Saving the goose that lays the golden egg
EXASPERATED investors’ threats to dump the country over safety concerns should not be taken lightly. The government and in particular, the Lesotho Mounted Police Service should re-think its strategy and do more to protect investors from marauding criminal gangs.
As we reported in our last edition, at least 12 000 jobs are on the line in the country’s textile industry with exasperated investors threatening to quit the country over the police’s repeated failure to address their safety concerns.
The 12 000 workers are employed by two of the leading textile companies in Maseru and the figure represents about 30 percent of the 40 000 people estimated to be employed by the entire textile industry in the country. But the potential job losses could be much higher than that after fellow textile companies threatened to follow their colleagues out of the country if long-standing security concerns are not addressed to ensure their personal safety in the country.
As per the accounts of the investors who spoke to the Lesotho Times on condition of anonymity last week, lawlessness and impunity continue to be the order of the day in Lesotho.
Senior executives of two leading textile companies are lucky to be alive after being ambushed, carjacked, shot at and robbed of cash and other valuables in Maseru. They say this is not the first time they have been subjected to carjackings and robberies and despite reporting to the police, none of the perpetrators have ever been brought to book.
On their part, the police said they had not received reports on the latest crimes. To quote Police Spokesperson Superintendent Mpiti Mopeli, “We normally get complaints through the Lesotho Textile Exporters Association or the Asian association but to date we have not received any reports. However, the police stand ready to assist at all times”.
Reading into Supt Mopeli’s comments, one can surmise that the police are reactive rather than proactive when it comes to fighting crime. Worryingly, the police appear to be reactive when it comes to protecting investors. The police may not have received a report on the latest incident but what have they done about previous reports? What are they doing to prevent the attacks and carjackings? We have heard it said that prevention is better than cure. Ancient heads much wiser than our own have also told of how the Roman Emperor Nero fiddled as Rome burnt. A whole majestic and splendid empire was destroyed as a consequence of the inaction or limited response of its emperor- the very person who should have been in the forefront of saving it.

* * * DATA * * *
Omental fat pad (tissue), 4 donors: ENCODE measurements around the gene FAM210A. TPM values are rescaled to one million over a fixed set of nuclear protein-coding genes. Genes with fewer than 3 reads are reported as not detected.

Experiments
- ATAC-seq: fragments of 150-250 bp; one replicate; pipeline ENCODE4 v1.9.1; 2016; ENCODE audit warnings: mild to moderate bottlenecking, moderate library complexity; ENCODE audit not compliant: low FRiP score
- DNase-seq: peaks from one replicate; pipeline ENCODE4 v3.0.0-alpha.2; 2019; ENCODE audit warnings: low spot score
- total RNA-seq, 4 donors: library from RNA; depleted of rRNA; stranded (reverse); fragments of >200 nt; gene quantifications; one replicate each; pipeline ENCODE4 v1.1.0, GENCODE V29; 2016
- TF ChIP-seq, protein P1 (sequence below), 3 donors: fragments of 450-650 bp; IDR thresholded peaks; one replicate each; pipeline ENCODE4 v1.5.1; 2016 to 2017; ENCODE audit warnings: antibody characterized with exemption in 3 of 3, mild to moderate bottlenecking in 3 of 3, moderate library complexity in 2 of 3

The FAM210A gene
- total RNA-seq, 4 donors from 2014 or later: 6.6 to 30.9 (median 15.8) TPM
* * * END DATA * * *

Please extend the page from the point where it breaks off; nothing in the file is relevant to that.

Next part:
Now compare this with Soviet Union’s dictator Joseph Stalin who rallied all his troops to save Stalingrad from capture by Nazi Germany’s troops during the Second World War. Stalin had far inferior weapons and his soldiers were not at the level of Hitler’s Reich army. But it was a question of national and personal pride for Stalin who had named the city after himself. He would not allow it to fall into enemy’s hands as long as he had any breathe in his lungs. Sheer willpower on the part of Stalin’s Red Army won the battle and contributed a great deal to the eventual defeat of Hitler in 1945.
There is always something to be learnt from history. It is our submission that when something is very important to you, you give everything to protect it. You are proactive mapping out the threats and devising strategies to counter those threats rather than simply waiting until something has happened for you to act.
This is what we would like to see especially where it concerns our investors. As things stand we are experiencing great difficulty in attracting investors to our country and it stands to reason that we should protect those few already there. Protecting will ensure they stay and this will also entice others who would have been assured that their lives and investments will be safe in our country.
The textile industry is the lifeblood of the nation, employing at least 40 000 workers in direct jobs and thousands more in downstream industries.
Imagine the cataclysmic consequences that would ensue if the 12 000 jobs were lost over safety concerns. That is 30 percent of the textile jobs! Once the investors leave, it would be difficult, if not impossible to get them to return. This is because time has not stood still and ever since the investors first came to Lesotho almost three decades ago, newer more attractive investment destinations have emerged. Ethiopia, Mozambique and Angola, that were in the throes of civil war in the early 1990s when the investors set up shop in Lesotho, have achieved far greater stability and the two SADC countries have their own ports which make them more attractive destinations.
We have been concerned about losing duty-free export markets in the United States and we covered so much ground to ensure the US government does not suspend us from befitting from the duty-free export of our textiles in terms of the Africa Growth and Opportunity Act (AGOA).
It is equally important to ensure we keep the investors safe otherwise there will be nothing to export if they abandon the country. We urge the government and in particular the police to be proactive and do more. We cannot allow criminals to kill the goose that lays the golden eggs for us.